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Two American Converts to Jihadism Sentenced in Separate Cases

An American convert to radical Islam pleaded guilty on Feb. 19 to terrorism charges in connection with his plot to blow up various targets in New York City, including the George Washington Bridge. José Pimental, 29, will serve 16 years in prison for attempted criminal possession of a weapon as a crime of terrorism.

Pimental, who was under police surveillance for more than two years, had nearly completed three bombs when he was arrested in November 2011. During a news conference held shortly after the arrest, former New York City Police Commissioner Ray Kelly said Pimental “talked about killing U.S. military personnel returning home from Iraq and Afghanistan,” as well as bombing post offices, police cars, and larger targets to let “the public know there were mujahedeen in the city to fight jihad here.”


Earlier, on Jan. 6, a Pennsylvania federal judge sentenced another American convert to Islam to 10 years in prison. Colleen LaRose — or “Jihad Jane,” as she styled herself online — pleaded guilty in 2011 to plotting the murder of a cartoonist who drew the Prophet Muhammad as a dog. LaRose, who used online forums to recruit allies and solicit financial support for international jihadist activities, reportedly relished the ease with which her blonde hair and blue eyes allowed her to “blend in with many people,” as she conspired unsuccessfully to assassinate Swedish cartoonist Lars Vilks, whose 2007 drawings depicting the Prophet Muhammad as a dog inspired more than one violent attack.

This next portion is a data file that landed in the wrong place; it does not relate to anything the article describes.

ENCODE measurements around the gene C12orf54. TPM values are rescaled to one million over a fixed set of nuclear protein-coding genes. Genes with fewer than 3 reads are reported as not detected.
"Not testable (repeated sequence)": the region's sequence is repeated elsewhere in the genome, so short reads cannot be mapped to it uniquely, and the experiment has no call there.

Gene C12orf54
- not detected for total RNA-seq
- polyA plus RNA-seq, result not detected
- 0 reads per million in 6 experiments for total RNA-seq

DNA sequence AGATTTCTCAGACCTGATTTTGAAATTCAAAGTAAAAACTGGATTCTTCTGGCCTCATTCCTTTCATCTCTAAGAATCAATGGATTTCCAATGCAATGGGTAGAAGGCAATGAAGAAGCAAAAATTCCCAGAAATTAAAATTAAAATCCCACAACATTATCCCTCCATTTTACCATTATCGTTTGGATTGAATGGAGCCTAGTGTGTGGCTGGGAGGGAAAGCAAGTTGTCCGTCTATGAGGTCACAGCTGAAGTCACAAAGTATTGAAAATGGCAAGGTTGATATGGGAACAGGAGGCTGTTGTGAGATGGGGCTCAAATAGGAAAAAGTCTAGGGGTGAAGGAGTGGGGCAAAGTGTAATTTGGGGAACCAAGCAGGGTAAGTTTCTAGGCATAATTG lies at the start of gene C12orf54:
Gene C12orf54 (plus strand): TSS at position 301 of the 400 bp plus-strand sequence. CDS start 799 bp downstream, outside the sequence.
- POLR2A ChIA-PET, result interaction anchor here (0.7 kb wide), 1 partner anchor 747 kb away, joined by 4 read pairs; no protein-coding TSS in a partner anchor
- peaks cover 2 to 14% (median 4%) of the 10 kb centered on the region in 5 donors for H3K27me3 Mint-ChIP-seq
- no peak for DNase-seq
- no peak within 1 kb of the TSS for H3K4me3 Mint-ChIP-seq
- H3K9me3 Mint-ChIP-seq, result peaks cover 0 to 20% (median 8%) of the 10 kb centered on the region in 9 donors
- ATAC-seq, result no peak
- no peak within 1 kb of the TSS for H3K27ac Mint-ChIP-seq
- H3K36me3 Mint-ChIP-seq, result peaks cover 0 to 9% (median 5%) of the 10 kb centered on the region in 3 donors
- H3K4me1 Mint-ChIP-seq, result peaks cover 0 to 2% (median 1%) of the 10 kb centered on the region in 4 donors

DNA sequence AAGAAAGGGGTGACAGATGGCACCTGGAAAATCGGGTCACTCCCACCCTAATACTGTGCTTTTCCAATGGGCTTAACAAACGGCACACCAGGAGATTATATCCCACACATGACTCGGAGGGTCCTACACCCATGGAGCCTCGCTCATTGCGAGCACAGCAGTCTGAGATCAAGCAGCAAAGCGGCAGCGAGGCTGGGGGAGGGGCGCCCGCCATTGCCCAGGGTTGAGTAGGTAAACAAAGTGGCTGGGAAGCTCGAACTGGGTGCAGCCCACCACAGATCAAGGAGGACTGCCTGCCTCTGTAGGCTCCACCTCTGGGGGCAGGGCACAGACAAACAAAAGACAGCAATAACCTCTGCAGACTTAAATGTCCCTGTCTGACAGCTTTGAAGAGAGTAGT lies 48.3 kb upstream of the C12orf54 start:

When she wasn’t trolling jihadist message boards for potential recruits, LaRose found time to post Web comments describing Jews as “cancer to the world as a whole” and wishing “Hitler would have finished the job.” She was indicted in March 2010 and is said to have cooperated with the government.

One of her co-defendants, Mohammad Hassan Khalid, a Pakistani citizen and legal permanent U.S. resident, pleaded guilty in 2012 to providing material support to terrorists. Because he cooperated substantially with the government’s investigator, prosecutors intend to ask that he spend less than 10 years in prison when he is sentenced this spring. A second co-defendant, Colorado native Jamie Paulin-Ramirez, was sentenced to eight years in prison in January.